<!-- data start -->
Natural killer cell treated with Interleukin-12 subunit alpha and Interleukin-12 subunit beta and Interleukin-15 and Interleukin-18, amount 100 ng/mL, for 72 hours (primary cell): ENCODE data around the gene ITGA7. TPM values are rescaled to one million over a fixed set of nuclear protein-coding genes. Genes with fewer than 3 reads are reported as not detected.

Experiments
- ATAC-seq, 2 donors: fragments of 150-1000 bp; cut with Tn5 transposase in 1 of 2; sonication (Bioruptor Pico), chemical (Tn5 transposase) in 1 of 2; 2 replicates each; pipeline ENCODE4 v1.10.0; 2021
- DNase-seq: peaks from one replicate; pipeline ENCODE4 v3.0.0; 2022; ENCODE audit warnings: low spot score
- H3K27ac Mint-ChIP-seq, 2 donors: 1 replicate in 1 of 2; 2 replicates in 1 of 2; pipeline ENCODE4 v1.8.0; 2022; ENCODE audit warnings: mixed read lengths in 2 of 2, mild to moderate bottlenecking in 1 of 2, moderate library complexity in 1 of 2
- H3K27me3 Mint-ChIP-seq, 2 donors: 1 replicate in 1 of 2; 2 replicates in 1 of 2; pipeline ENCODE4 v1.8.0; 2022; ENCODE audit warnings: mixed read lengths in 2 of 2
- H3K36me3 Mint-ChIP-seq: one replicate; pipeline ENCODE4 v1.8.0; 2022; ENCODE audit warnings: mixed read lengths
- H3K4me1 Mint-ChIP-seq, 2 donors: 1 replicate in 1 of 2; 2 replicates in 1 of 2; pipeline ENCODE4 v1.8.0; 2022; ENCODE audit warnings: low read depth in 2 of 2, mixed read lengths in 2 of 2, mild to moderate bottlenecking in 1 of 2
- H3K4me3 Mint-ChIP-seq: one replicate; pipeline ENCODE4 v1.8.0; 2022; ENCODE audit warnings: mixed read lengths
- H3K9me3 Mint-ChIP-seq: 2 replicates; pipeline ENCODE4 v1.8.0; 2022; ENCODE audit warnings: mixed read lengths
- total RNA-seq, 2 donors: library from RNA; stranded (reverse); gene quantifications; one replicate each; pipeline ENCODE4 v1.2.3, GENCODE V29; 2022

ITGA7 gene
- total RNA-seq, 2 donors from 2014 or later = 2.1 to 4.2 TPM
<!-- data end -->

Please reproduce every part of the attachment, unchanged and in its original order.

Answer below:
Natural killer cell treated with Interleukin-12 subunit alpha and Interleukin-12 subunit beta and Interleukin-15 and Interleukin-18, amount 100 ng/mL, for 72 hours (primary cell): ENCODE data around the gene ITGA7. TPM values are rescaled to one million over a fixed set of nuclear protein-coding genes. Genes with fewer than 3 reads are reported as not detected.

Experiments
- ATAC-seq, 2 donors: fragments of 150-1000 bp; cut with Tn5 transposase in 1 of 2; sonication (Bioruptor Pico), chemical (Tn5 transposase) in 1 of 2; 2 replicates each; pipeline ENCODE4 v1.10.0; 2021
- DNase-seq: peaks from one replicate; pipeline ENCODE4 v3.0.0; 2022; ENCODE audit warnings: low spot score
- H3K27ac Mint-ChIP-seq, 2 donors: 1 replicate in 1 of 2; 2 replicates in 1 of 2; pipeline ENCODE4 v1.8.0; 2022; ENCODE audit warnings: mixed read lengths in 2 of 2, mild to moderate bottlenecking in 1 of 2, moderate library complexity in 1 of 2
- H3K27me3 Mint-ChIP-seq, 2 donors: 1 replicate in 1 of 2; 2 replicates in 1 of 2; pipeline ENCODE4 v1.8.0; 2022; ENCODE audit warnings: mixed read lengths in 2 of 2
- H3K36me3 Mint-ChIP-seq: one replicate; pipeline ENCODE4 v1.8.0; 2022; ENCODE audit warnings: mixed read lengths
- H3K4me1 Mint-ChIP-seq, 2 donors: 1 replicate in 1 of 2; 2 replicates in 1 of 2; pipeline ENCODE4 v1.8.0; 2022; ENCODE audit warnings: low read depth in 2 of 2, mixed read lengths in 2 of 2, mild to moderate bottlenecking in 1 of 2
- H3K4me3 Mint-ChIP-seq: one replicate; pipeline ENCODE4 v1.8.0; 2022; ENCODE audit warnings: mixed read lengths
- H3K9me3 Mint-ChIP-seq: 2 replicates; pipeline ENCODE4 v1.8.0; 2022; ENCODE audit warnings: mixed read lengths
- total RNA-seq, 2 donors: library from RNA; stranded (reverse); gene quantifications; one replicate each; pipeline ENCODE4 v1.2.3, GENCODE V29; 2022

ITGA7 gene
- total RNA-seq, 2 donors from 2014 or later = 2.1 to 4.2 TPM